’Every time I see the words digital television I reach for my gun’
said a friend of mine the other day. There is a terrible marketing truth
embedded in that flippant remark.
Next Thursday sees the arrival of digital television in the UK, when
BSkyB begins installing new compact dishes, set-top decoders, and the
accompanying electronic programme guide (EPG) which makes everything
But there is little obvious excitement. Digital television has a
mountain to climb, mostly of its own making. There has been far too much
hype, serial delays, and dashed expectations stretching back nearly two
In fairness, this poorish image reflects the fact that it’s been a
hellish project to manage. The final software package was only signed
off this month. Wrangles over how the BBC’s commercial channels were
marketed (on a Murdoch-controlled system) persisted up to the deadline.
The resulting credibility gap has created consumer confusion.
Despite being mesmerised by Elisabeth Murdoch’s evangelical belief in
digital choice, and despite lunching with BSkyB’s chief executive Mark
Booth as he’s patiently explained the challenge of devising a consumer
product which combines a dazzling must buy factor with the right
business strategy, I had become infected with a rising cynicism too. But
earlier this week I was one of the first outsiders to try the new Sky,
at its West London headquarters, navigating around a standard TV screen
with the new EPG.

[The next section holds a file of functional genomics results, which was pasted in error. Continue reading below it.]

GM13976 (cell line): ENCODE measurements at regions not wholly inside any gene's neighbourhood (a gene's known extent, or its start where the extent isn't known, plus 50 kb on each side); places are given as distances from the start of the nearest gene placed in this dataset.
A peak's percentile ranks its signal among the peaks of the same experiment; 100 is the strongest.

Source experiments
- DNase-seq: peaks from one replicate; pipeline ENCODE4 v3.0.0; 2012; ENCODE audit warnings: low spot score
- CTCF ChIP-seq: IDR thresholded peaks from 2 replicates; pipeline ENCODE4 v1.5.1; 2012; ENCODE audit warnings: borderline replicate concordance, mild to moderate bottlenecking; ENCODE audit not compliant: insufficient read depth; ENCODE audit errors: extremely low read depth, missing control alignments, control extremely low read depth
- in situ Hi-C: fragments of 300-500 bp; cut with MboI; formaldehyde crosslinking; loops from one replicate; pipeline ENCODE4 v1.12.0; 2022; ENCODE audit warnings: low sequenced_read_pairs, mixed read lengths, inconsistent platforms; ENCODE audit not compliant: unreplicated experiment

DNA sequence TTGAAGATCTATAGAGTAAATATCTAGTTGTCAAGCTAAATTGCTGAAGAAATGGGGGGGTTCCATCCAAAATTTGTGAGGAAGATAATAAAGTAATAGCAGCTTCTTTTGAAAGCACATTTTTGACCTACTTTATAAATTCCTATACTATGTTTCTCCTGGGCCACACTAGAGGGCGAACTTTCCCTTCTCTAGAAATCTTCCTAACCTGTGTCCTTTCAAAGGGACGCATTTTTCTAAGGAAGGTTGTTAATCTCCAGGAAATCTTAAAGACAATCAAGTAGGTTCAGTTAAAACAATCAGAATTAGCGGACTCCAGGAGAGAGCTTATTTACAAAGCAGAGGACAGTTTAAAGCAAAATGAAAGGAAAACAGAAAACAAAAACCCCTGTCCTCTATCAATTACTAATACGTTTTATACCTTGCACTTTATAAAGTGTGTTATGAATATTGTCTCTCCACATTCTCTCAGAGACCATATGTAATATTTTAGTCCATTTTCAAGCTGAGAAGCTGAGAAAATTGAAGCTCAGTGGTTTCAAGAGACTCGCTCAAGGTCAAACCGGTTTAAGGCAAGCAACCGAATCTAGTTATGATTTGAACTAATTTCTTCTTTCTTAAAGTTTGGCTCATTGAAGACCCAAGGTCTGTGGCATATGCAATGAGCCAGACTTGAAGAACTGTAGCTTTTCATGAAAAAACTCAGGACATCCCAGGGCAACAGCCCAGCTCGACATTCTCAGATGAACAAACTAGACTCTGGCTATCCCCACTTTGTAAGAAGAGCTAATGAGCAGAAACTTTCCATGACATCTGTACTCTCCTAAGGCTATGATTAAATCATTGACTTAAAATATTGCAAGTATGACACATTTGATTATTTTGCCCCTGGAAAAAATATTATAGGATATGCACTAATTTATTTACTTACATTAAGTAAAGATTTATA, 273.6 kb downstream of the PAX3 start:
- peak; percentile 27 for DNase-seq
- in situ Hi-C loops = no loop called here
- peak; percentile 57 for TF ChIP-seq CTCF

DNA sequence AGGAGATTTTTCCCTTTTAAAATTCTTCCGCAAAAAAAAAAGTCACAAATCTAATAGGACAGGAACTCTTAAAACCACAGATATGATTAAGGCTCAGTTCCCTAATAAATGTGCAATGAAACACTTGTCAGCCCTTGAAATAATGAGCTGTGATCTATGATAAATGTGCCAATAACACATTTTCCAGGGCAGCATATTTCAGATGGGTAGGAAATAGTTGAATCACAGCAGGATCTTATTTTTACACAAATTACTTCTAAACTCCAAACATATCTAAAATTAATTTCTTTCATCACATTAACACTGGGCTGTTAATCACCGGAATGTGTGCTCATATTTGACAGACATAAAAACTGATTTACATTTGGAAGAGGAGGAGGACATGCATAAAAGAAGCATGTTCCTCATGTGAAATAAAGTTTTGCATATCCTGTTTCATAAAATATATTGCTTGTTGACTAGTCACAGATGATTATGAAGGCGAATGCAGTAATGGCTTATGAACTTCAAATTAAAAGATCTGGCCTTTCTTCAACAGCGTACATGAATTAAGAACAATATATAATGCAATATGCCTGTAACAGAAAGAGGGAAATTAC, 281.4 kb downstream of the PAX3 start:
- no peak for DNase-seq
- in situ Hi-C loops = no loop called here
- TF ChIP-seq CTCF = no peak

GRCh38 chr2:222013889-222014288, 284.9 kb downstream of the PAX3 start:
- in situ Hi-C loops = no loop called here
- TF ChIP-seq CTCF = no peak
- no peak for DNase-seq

I’m in no one’s pocket. I’ve lived in a multi-channel home for the last
nine years. But the simple unvarnished truth is that Sky Digital is a
wonderful product. It’s not been over-hyped.
The EPG is a user-friendly, beautifully designed clever remote control,
not scary at all. At a stroke it cuts out the pot luck involved in
searching for smaller channels. The channels are grouped together by
genre, eliminating confusion. The huge extra capacity from a high
powered satellite allows simple text-based guides to what is on each
channel later that night, listings of programme content and parental
locking controls to prevent children watching adult movies.
The big problem now is not over-hype - this is revolutionary - but a
complete lack of supply, creating yet another backlash of
I applied (as a standard customer) for connection 15 days ago. Nothing
has happened. Only some 200,000 kits are expected on the market before
Christmas. New converts to Sky clearly face a queue.
Further, low cost installation which relies on a subsidy from business
partners, through the home shopping arm British Interactive
BIB is now on its third chief executive in a year and without a single
signed up business customer. A lot can still go wrong.